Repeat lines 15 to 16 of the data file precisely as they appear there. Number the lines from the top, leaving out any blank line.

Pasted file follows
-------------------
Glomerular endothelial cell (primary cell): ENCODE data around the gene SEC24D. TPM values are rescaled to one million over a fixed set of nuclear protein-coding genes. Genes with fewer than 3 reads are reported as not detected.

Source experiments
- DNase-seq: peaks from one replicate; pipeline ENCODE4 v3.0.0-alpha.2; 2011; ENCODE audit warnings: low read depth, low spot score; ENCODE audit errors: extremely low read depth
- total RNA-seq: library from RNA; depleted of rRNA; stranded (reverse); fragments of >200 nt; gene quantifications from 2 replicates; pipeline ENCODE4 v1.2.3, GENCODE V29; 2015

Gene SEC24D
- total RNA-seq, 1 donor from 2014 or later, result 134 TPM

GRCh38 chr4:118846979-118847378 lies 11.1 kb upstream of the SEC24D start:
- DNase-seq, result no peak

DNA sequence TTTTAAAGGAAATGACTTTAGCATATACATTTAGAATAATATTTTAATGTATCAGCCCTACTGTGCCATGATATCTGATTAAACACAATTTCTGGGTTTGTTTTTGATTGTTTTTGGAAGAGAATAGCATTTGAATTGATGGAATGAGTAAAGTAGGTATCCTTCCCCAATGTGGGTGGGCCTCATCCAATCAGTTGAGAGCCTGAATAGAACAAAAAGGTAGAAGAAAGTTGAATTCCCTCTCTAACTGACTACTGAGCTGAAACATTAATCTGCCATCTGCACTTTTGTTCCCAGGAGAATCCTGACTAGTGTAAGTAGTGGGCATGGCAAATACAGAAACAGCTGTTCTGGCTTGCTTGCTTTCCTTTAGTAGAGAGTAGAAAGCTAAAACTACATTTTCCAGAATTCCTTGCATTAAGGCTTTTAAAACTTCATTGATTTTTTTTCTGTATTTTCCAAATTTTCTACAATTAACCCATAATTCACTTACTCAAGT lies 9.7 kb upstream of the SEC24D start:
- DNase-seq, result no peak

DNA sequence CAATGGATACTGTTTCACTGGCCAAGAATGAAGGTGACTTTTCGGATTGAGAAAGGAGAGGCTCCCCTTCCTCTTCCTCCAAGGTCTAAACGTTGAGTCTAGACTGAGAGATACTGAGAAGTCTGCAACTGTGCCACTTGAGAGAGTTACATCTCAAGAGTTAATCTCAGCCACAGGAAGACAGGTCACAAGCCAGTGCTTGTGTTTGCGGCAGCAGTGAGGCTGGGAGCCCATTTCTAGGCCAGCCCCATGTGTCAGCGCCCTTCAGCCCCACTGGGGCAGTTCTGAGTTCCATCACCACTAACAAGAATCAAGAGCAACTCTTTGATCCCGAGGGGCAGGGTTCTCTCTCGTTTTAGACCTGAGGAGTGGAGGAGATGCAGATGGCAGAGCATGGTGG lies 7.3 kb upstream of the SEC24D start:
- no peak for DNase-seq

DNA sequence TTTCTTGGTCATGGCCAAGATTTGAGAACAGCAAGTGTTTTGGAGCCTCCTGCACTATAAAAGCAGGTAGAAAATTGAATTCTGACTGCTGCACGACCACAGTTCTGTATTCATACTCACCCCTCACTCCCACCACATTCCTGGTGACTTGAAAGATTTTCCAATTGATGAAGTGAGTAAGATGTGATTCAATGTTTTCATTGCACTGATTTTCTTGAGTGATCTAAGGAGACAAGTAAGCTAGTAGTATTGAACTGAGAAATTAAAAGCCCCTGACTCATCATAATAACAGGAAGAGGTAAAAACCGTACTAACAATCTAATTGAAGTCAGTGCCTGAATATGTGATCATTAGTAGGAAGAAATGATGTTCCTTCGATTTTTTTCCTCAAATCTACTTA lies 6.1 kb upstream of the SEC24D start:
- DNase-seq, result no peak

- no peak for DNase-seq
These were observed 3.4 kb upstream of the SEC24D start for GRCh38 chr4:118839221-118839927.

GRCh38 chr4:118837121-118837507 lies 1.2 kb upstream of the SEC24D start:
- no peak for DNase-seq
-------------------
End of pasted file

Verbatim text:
- no peak for DNase-seq
These were observed 3.4 kb upstream of the SEC24D start for GRCh38 chr4:118839221-118839927.